"GUARDIAN OF LIES," by Steve Martini, William Morrow, $26.95 (f)
Defense lawyer Paul Madriani meets 26-year-old Katia, a young woman from Costa Rica, who tells him that she feels as if she is a prisoner of Emerson Pike, a rare coins dealer.
Madriani hands her his card, saying to call him if she needs help. Two weeks later, the police contact Paul. Katia has been arrested in Pike's murder.
Katia had escaped Pike's house, but that same night a hired assassin called "Muerte Liquida" (liquid death) killed Pike.
The assassin set up the killing to look as if Katia had done it. He was really after pictures in Pike's possession, which he didn't get because Katia had stuck them in her purse before she left.
Now Paul needs to figure out how the pictures relate to Pike's murder, why the federal government is also after the pictures and keep his client safe, while evading the prosecutor who wants to implicate Paul in the murder since he had met with Katia previously.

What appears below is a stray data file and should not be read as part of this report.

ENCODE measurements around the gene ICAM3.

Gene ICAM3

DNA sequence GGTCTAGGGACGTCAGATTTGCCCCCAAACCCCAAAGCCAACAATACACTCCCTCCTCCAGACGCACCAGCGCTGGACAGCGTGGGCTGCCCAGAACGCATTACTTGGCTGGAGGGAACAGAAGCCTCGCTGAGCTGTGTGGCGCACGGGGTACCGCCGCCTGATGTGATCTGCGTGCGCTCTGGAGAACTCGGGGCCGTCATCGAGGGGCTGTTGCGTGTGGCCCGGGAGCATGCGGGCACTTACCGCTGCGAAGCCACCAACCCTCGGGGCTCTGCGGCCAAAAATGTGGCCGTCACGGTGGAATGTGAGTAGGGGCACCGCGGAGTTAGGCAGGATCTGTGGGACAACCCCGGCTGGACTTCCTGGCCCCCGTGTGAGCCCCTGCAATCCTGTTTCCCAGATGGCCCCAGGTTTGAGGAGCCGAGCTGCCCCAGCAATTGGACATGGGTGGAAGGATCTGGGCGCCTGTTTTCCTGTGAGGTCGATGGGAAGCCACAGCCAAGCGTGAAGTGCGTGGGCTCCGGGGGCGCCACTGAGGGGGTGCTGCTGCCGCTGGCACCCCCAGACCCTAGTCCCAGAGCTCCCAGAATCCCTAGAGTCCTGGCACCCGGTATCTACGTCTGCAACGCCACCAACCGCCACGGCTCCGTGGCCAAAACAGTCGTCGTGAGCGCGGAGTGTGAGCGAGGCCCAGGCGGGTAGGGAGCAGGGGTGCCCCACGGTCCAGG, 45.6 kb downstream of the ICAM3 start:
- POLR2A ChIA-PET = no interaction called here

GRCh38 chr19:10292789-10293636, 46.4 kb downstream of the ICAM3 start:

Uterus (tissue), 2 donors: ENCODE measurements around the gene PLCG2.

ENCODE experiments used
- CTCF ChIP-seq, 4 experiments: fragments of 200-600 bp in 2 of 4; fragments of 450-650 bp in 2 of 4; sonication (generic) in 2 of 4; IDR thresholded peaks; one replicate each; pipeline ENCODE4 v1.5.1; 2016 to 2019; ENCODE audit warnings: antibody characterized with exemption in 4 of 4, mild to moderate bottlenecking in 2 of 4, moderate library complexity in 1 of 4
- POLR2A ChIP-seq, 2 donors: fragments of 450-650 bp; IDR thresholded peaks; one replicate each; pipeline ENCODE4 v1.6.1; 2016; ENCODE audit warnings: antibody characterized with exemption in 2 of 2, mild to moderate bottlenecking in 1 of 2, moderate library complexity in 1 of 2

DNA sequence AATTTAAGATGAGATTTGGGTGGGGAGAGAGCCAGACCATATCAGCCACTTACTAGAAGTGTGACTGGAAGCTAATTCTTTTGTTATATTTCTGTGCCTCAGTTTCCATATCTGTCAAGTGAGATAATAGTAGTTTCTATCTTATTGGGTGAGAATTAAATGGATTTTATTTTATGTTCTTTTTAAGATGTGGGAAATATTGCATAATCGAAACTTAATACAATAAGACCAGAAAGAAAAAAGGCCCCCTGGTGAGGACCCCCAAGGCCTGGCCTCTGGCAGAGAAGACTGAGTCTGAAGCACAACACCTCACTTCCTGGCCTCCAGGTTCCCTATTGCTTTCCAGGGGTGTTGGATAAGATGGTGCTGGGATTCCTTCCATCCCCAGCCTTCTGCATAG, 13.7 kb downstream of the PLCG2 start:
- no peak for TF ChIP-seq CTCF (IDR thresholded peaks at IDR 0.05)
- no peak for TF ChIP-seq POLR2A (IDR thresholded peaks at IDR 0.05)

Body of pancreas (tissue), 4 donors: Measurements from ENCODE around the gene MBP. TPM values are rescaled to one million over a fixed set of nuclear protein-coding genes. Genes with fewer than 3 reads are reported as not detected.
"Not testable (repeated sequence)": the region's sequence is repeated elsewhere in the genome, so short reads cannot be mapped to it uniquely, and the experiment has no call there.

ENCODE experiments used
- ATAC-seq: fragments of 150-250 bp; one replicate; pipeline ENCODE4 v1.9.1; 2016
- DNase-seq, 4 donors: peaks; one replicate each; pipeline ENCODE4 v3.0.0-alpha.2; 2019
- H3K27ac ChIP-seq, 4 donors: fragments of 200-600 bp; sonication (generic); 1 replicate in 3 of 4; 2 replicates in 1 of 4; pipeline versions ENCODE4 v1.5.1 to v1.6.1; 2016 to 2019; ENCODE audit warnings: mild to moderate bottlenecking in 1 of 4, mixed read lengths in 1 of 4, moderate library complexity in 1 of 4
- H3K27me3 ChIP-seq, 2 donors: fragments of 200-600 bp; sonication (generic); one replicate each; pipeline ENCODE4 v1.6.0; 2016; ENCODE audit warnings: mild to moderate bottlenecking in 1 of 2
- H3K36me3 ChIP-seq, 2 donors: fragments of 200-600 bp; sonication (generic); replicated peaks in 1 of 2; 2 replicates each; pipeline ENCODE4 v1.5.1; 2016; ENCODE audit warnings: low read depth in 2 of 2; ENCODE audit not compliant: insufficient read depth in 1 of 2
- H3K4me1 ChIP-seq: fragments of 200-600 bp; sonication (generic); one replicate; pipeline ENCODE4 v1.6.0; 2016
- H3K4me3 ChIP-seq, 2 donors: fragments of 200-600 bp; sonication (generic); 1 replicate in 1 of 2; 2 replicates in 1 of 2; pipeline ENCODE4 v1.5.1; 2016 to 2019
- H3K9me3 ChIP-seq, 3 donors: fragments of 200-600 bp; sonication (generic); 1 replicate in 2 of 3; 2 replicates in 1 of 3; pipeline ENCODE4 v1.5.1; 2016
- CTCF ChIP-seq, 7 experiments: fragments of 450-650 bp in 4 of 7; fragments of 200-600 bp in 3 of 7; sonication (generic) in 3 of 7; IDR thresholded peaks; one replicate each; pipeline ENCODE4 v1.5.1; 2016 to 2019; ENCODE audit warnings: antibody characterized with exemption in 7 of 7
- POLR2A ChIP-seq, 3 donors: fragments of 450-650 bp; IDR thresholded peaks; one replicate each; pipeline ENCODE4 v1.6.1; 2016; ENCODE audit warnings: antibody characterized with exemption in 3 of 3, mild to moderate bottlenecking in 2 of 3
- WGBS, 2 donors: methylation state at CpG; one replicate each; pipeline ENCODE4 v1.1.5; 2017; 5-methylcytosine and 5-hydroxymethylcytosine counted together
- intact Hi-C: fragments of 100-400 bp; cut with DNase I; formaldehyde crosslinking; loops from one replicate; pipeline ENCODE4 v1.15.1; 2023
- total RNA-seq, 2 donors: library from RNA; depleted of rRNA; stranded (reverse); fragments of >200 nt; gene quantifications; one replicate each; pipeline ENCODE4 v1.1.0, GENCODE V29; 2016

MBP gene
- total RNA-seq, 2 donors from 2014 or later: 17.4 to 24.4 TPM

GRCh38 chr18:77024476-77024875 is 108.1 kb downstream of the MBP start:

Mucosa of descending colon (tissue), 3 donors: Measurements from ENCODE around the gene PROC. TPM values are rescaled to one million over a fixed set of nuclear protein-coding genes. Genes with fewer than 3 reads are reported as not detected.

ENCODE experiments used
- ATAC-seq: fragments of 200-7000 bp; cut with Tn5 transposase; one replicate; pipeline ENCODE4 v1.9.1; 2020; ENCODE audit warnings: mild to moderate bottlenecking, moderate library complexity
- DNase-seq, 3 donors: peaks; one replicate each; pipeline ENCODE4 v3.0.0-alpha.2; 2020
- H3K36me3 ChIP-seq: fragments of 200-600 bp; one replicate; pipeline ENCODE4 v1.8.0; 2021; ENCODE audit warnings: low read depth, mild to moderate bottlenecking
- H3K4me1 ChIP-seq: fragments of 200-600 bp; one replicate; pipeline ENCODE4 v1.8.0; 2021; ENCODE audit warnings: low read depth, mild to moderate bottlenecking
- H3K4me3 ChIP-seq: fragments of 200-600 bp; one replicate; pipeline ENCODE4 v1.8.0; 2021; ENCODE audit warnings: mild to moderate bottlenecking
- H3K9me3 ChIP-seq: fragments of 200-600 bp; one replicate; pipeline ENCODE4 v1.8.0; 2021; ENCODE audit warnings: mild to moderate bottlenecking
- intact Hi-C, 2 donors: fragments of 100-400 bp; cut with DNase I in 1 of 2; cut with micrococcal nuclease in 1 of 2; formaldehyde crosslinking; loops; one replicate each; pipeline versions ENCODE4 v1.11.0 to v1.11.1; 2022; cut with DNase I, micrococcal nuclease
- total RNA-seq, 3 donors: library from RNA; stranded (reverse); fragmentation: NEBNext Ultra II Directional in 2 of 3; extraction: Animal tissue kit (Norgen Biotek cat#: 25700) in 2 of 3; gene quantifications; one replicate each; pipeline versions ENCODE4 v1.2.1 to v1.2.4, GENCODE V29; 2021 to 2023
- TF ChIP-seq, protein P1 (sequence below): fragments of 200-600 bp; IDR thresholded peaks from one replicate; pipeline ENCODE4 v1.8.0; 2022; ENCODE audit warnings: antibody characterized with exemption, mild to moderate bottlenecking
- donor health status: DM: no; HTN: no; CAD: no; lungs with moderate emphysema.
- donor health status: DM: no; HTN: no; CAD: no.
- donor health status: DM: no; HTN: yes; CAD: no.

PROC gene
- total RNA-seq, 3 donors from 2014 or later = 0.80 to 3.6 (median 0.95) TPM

Paul travels to Costa Rica to solve the problem, finding himself following a terrorist group that plans to set off a nuclear bomb in the United States.
The reader finds out fairly early that the pictures involve Katia's grandfather, a former Russian nuclear expert who is taking care of a nuclear bomb from the Cuban Missile Crisis.
A Mideast terrorist wants the bomb readied, which Katia's grandfather is forced to do because of the threats against both his daughter and granddaughter.
What makes the book so compelling is that all these events might be plausible, although exaggerated.
At the end of the book, Martini explains where he got all his facts about nuclear bombs, details about how Homeland Security can spy not only on terrorists but any citizen, and the problem with drug cartels and their back-and-forth movement from the United States to Mexico.